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Why don’t we listen to music in the same way anymore?

In the late 90s, specifically in 1997, I eagerly crossed Rue de la Roquette to purchase the latest installment from the Mars galaxy: “L’école du Micro D’Argent” by the iconic group IAM. This mythical album played for hours and weeks on my Hi-Fi system. I knew every single track, having memorized the lyrics by heart—from “La Saga” to “L’Empire du côté obscur” and “L’enfer,” all the way to the excellent “Un Bon Son Brut pour Les Truands.” The opus of this Marseille-based group had assumed the role of a modern icon, an everlasting object that traveled from room to room, containing the quintessence that François Rabelais had envisioned years ago when he wrote his masterpiece, Gargantua.

Nearly four years later, just before the dawn of the digital revolution, I listened to the album “Chronic 2001” with the same fervor. There isn’t a single track on Dre’s latest album that couldn’t be considered a banger. Haunted by his own creation, the King of the West Coast would tease Detox for nearly 15 years before unveiling his testament, Compton, which simply signaled the rise of the next generation in the eponymous city, with the monumental presence of Kendrick Lamar and his commitment to civil rights—a new debate in an America shattered by Donald Trump’s presidency.

The music distribution landscape has been disrupted by the arrival of MP3s, followed by the advent of streaming. In the late 2010s, the digital revolution completely changed the game. CD sales peaked at over 150 million units in 2002, only to decline to nearly 90 million in 2006—an unprecedented drop. Simultaneously, music magazines, radio stations, and television lost their dominance in music discovery. YouTube initially, followed by MySpace for a while, and then the social media platforms we know today, revolutionized both consumption and music production.

One initial observation is that, in the absence of a tangible object representing an artist’s work, such as an album, due to the rise of the intangible, the digital revolution has empowered any user, whether through piracy or streaming, to listen to whatever they want, wherever they want. As a result, music production has become more focused on singles. The average user doesn’t just listen to music; they consume it. This rapid consumption mentality, driven by the desire for instant gratification and immediate access to music, has favored the distribution of singles. Artists have adapted to this new reality and often prioritize releasing a single.

Because in the early 2000s, an artist had to devise a career plan that involved going through the traditional network, leading to a record label signing. Today, the landscape is different. Back then, signing with a major label opened doors to specialized and mainstream media, allowing the artist to promote themselves. Nowadays, with the revolution of social media, there’s no longer a filter between the artist and their audience. When an artist signs with a major label, the label essentially purchases a finished product. The artist must then navigate on their own to capture the attention of the highly fickle social media audience, who typically only have a few seconds to judge the value of a post and often gauge its worth by the number of likes it receives.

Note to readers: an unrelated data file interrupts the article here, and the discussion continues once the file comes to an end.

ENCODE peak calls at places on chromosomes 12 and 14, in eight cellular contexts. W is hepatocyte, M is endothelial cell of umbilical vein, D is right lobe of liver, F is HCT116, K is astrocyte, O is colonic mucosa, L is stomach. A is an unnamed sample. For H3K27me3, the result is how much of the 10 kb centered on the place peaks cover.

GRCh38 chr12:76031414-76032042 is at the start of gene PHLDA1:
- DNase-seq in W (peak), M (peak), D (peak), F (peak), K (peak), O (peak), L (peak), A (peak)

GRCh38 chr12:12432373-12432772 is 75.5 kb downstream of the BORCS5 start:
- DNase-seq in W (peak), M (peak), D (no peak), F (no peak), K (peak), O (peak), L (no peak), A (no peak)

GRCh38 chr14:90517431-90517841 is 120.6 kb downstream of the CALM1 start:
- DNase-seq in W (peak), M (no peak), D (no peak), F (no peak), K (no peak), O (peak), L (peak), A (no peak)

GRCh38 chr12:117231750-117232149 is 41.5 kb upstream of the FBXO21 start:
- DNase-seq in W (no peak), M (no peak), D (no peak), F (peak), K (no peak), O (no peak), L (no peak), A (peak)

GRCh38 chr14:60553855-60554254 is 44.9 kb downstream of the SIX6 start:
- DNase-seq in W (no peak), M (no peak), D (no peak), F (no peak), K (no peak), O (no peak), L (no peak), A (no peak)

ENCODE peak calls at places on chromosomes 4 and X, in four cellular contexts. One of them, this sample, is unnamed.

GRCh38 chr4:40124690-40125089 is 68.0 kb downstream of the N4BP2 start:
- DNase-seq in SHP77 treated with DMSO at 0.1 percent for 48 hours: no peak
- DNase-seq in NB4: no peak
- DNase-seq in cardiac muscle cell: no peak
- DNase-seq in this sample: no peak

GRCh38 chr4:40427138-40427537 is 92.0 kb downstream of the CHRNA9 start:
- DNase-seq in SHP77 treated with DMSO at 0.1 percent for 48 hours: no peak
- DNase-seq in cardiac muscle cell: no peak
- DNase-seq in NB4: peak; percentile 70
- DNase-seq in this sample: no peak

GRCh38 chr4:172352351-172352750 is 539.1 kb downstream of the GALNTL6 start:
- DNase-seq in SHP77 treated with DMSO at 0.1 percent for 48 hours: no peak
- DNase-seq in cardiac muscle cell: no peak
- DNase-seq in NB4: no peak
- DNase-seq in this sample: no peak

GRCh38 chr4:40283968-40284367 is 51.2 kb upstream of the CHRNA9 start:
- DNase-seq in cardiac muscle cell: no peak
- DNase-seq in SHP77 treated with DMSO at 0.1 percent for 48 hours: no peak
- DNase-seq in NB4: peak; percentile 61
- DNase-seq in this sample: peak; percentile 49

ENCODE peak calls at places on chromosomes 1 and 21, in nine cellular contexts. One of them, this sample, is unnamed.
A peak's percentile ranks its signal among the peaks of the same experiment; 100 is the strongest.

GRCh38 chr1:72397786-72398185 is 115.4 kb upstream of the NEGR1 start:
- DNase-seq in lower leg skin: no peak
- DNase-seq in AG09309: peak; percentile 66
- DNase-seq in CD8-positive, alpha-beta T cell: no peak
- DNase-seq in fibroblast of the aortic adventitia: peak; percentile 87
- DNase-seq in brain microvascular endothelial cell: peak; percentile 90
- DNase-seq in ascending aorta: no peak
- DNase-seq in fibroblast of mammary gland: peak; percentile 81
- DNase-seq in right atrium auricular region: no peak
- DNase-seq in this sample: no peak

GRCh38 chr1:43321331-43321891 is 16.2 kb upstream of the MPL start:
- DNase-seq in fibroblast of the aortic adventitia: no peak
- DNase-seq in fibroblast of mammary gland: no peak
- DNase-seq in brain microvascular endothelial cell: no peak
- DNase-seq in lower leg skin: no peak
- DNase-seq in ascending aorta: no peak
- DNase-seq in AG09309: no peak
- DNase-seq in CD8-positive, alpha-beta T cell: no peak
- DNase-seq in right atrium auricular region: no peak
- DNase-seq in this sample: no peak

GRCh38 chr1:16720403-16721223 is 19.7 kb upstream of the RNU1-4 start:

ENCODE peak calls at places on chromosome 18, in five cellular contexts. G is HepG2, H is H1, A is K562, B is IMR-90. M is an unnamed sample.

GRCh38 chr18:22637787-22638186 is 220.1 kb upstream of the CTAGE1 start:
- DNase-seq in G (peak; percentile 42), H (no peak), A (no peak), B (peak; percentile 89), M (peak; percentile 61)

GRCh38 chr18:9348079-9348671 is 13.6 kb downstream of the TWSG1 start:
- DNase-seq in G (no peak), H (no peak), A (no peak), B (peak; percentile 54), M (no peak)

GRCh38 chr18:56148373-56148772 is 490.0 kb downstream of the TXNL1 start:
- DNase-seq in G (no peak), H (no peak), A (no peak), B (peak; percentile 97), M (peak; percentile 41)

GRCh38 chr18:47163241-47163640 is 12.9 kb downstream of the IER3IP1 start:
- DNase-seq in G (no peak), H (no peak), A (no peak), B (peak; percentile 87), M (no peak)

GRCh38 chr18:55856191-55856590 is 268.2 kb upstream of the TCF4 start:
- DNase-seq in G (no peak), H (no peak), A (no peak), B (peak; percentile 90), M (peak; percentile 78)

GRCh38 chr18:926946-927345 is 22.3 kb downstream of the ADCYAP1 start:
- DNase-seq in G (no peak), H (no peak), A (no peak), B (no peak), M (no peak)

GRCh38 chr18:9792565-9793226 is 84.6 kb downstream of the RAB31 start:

Here’s another new aspect to consider. In the past, we would get to know an artist through their music. Before revealing their personality traits, an artist would make their mark with their music. Today, an artist is defined not only by their music but also by their storytelling and the importance of what we call their visual image. A prime example in the rap world is the remarkable SCH. No one doubts his ability to rap. With his elusive and eerie flow, he stands out as one of the most original rappers. However, since his early days with the mixtape “A7,” SCH has established a true synergy between his visual image and his music, sporting a highly distinctive fashion style. He set himself apart, and that’s the foundation of communication. With his latest album, “JVLIVS,” he even allowed Fifou to direct his first eponymous short film.

Another significant aspect is the importance of independent artists in the rap industry. Artists like Jul, PNL, and many others, such as Demi Portion, operate with a distribution company rather than a major label. This can be seen as a testament to their artistic freedom, as major labels often come with specific requirements and expectations. However, there has been a shift in dynamics. These artists attempt to meet the expectations of their audience in order to sustain their music careers. In the case of Demi Portion, it involves catering to a dedicated fan base that follows him closely. In the case of Jul, his approach is more “mainstream.” Nevertheless, without a loyal fan base, these artists would be as vulnerable as a rapper who loses their major label due to a financial issue. Independence, once seen as a stronghold of artistic creativity, is now influenced by the hurried expectations of an increasingly younger audience.

The music scene in France has evolved due to the changes in its mode of consumption.

C.E.O HELL SINKY, author, journalist, documentary

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